Evaluating Peace Mediation
|Titel||Evaluating Peace Mediation|
|Typ der Publikation||Book|
|Untertitel / Serientitel||Proposal of a General Framework for Evaluating International Mediation Activities|
|AutorInnen||Lanz, D, Wählisch, M, Kirchhoff, L, Siegfried, M|
|Anzahl Seiten||22 pp.|
|Verlag||Initiative for Peacebuilding (IfP); the paper was written by swisspeace in cooperation with the Center for Peace Mediation of the European University Viadrina|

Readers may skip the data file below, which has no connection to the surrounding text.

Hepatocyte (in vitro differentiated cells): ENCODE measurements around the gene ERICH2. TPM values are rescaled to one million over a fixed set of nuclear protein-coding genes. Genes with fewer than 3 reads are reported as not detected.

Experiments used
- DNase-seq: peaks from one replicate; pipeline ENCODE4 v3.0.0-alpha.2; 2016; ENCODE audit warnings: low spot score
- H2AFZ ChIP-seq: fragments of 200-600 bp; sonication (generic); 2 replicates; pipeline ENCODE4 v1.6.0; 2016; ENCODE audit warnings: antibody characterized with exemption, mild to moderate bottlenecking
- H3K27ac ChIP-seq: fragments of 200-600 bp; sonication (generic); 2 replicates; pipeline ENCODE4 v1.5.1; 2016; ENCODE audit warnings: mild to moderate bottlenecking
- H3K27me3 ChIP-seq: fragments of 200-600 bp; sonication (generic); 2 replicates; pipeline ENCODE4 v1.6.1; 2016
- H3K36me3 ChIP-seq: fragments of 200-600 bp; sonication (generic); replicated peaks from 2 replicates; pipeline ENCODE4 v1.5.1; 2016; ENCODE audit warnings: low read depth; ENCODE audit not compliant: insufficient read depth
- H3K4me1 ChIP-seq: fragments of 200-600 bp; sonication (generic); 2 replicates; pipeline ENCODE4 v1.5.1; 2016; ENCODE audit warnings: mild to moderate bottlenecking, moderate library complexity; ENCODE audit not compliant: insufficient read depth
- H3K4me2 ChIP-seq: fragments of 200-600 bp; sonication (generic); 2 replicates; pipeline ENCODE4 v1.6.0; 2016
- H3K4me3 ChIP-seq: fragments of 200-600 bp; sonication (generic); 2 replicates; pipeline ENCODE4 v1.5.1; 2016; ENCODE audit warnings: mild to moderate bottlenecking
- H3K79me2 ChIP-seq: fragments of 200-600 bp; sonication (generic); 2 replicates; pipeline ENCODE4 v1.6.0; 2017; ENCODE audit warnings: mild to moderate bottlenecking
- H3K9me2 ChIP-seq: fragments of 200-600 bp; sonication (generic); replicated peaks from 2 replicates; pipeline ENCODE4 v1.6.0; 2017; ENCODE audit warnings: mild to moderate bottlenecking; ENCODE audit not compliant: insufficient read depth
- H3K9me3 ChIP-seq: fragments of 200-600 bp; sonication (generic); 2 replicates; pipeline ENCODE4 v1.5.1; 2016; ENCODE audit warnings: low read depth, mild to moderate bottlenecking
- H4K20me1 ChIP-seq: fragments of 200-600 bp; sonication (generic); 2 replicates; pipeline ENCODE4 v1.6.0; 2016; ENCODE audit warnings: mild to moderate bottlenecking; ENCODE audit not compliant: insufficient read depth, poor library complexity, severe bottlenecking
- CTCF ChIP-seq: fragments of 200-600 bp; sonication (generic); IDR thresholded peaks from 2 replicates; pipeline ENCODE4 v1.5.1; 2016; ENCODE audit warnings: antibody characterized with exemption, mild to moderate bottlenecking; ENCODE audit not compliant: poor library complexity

Contemporary peace mediation is a crowded and increasingly competitive field currently lacking established accountability mechanisms. The present paper proposes a general framework for evaluating international mediation activities. Its main purpose is to provide a tool for observers, donors and desk officers to achieve better quality control of mediation processes, while also facilitating critical reflection and lessons learnt among mediators.Peace mediation takes place in extremely complex contexts and its contributions are multi-faceted and difficult to grasp. The first section of the paper discusses a range of dilemmas associated with the evaluation of peace mediation. For example, it is impossible to pin down the quantifiable results of mediation activities, particularly given their vastly differing objectives and scope. Furthermore, evaluation can be problematic insofar as it may restrain the flexibility of mediators and call into question the confidentiality of mediation processes.Therefore, the evaluation framework proposed in this paper is different from standard evaluation methodologies. It does not assess gaps between what "ought to be" and what "is". Instead, the framework proposes a series of open and non-suggestive evaluation questions that allow for a systematic but flexible assessment of different aspects of peace mediation. These questions differentiate between the power-based, interest-based and transformative focus of mediation, and they are structured according to the evaluation criteria put forward in a recent Organisation for Economic Cooperation and Development (OECD) report on evaluating peacebuilding and conflict prevention projects (2008):- Relevance. How did the mediation process relate to the broader conflict context?- Effectiveness and impact. What were the direct and indirect, intended and unintended, positive and negative effects of mediation processes?- Sustainability. To what extent did the benefits of mediation processes continue after their termination?- Efficiency. How did the costs of mediation processes relate to their benefits?- Coherence and coordination and linkages. What were the links between a mediation process and other conflict management activities within a conflict setting?- Coverage. How did a mediation process include (or exclude) the most relevant stakeholders, issues and regions?- Consistency with values. Was the mediation process consistent with the values of mediators and the international community, for example with respect to confidentiality, human rights or the impartiality of mediators?The paper concludes by emphasising the role of the EU in peace mediation and in promoting the accountability and quality control of mediators. In this regard, the paper formulates a series of recommendations:- The EU should contribute to refining a framework for evaluating peace mediation within the OECD or other collaborative fora.- The EU should envisage carrying out a small number of pilot evaluations of past mediation activities based on the framework proposed in this paper.- The EU should consider convening seminars with a wide variety of mediation actors to discuss challenges and lessons learnt pertaining to the evaluation of mediation activities. The paper can be downloaded from IfP's website (see link below).